Sunday, December 11, 2011


As a rule, I am not taken by books where the author gushes about someplace. I always have the feeling that were I to go there, I'd be bored, tired, and only occasionally pleased.But I have to admit that I'm liking Paris to the Past, a book which is simultaneously a political history of France through the centuries and an architectural history of the cathedrals that helped to define it.

A lot of it is her description of how she came to see so much of the country and the architecture. She says that part of the reason that you can still see so many ancient structures is that France tends to keep its older buildings instead of reducing them to rubble; coupled with the spread of the cities, it tends to mean that the growth is on the outskirts, not in the core areas. And since you can get to those core areas by train, she says that she found she could live in Paris - which, of course, she adores - and take both the Metro throughout the city and the RER into the countryside where the cathedrals live, easily and relatively inexpensively. She communicates her enthusiasm gracefully -- I've never seen a travelogue speak so eloquently about how pointed arches in the front of a cathedral instead of rounded ones lead from having a single low entrance in a wall of solid stone to having three, each with its own massive door, or how those arches facilitated soaring roof lines and the propagation of stained glass. She also mentions how you can usually tell direction in any French cathedral, easily, by looking for the New Testament, and why one cathedral has oxen carved on its exterior -- with only occasional bits of too much enthusiasm.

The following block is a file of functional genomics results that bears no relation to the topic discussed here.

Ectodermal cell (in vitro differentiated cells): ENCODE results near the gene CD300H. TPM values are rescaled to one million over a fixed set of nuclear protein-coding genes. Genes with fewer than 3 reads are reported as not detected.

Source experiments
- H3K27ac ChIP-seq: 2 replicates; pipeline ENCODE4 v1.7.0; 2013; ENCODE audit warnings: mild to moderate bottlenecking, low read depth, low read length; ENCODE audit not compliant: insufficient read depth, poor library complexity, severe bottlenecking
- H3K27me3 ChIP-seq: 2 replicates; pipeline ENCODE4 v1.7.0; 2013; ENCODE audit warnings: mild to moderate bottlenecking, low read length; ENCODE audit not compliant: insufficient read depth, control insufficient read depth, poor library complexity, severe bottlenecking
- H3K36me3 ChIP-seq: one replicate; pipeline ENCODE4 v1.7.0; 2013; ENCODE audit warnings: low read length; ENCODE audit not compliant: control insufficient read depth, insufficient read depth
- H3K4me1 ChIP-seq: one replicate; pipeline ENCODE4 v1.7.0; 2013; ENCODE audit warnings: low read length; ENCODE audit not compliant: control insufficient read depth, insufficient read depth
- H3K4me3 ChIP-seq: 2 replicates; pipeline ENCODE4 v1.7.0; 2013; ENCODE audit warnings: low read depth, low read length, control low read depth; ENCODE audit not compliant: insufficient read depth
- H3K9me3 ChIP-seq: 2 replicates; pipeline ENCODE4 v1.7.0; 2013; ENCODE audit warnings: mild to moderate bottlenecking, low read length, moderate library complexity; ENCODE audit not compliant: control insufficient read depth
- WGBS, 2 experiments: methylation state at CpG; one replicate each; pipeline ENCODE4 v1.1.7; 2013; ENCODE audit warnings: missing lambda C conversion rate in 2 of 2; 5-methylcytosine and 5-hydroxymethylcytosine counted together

It's not at all bad.

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